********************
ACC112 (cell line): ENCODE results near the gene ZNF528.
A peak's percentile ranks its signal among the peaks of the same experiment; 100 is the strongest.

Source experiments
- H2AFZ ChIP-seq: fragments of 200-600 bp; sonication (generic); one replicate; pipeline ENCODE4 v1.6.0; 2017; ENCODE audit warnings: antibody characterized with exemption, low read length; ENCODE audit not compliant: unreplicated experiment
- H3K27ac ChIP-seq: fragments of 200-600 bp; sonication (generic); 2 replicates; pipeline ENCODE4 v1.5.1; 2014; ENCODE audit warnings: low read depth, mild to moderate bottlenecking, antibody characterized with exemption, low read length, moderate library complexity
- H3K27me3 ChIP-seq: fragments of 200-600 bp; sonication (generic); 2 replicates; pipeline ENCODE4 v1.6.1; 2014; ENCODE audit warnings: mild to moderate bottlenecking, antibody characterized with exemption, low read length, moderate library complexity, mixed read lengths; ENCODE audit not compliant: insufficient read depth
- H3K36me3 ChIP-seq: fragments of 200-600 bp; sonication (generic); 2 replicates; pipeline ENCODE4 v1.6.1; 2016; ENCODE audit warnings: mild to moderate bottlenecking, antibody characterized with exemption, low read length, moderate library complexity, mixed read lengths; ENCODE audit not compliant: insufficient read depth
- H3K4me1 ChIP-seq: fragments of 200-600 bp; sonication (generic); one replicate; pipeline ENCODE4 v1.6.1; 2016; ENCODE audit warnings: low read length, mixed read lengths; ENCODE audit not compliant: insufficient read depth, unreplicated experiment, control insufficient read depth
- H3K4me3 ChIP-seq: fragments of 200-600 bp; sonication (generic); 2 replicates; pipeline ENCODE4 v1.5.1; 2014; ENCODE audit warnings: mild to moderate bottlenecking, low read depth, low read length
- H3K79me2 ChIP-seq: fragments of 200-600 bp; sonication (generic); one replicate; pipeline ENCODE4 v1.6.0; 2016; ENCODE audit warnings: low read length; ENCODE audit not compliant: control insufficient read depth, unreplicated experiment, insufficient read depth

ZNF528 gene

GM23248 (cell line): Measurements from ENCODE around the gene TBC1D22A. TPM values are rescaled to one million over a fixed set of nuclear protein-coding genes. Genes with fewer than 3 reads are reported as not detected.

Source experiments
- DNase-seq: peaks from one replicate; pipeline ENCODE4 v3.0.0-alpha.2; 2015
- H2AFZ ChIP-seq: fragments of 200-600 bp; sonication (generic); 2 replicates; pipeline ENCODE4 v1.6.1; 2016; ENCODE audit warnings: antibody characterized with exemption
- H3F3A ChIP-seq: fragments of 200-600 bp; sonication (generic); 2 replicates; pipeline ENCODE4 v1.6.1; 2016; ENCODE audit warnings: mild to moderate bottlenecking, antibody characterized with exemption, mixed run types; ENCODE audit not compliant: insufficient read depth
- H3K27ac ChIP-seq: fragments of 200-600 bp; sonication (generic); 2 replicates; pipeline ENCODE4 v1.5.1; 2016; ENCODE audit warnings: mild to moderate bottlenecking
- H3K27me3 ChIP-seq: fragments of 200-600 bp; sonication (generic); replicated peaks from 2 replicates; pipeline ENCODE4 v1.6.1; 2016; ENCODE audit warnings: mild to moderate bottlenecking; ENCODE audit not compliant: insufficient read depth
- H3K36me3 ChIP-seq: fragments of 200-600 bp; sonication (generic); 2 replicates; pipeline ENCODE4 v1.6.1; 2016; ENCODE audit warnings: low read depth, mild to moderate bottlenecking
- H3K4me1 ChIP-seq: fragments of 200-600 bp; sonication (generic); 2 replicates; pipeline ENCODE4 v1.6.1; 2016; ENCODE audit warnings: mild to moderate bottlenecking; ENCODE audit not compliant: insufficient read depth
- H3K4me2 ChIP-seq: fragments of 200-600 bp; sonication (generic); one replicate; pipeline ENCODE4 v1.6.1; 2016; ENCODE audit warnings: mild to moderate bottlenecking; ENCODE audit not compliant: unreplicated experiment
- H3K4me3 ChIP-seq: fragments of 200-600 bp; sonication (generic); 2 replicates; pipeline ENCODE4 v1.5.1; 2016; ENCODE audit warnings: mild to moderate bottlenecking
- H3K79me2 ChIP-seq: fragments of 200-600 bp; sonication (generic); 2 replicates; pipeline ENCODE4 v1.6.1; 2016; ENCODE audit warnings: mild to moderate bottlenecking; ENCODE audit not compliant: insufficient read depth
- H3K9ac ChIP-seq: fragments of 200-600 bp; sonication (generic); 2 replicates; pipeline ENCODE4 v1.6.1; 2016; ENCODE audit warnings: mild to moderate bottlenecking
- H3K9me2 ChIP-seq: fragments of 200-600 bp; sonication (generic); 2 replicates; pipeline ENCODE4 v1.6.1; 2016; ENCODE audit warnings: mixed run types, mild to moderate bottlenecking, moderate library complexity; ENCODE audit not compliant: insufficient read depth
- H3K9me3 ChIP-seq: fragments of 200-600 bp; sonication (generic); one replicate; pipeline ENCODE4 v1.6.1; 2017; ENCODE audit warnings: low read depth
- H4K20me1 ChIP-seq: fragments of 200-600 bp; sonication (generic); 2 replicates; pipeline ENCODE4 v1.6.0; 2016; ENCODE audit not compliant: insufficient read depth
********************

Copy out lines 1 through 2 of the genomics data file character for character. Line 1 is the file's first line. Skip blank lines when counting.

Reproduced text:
ACC112 (cell line): ENCODE results near the gene ZNF528.
A peak's percentile ranks its signal among the peaks of the same experiment; 100 is the strongest.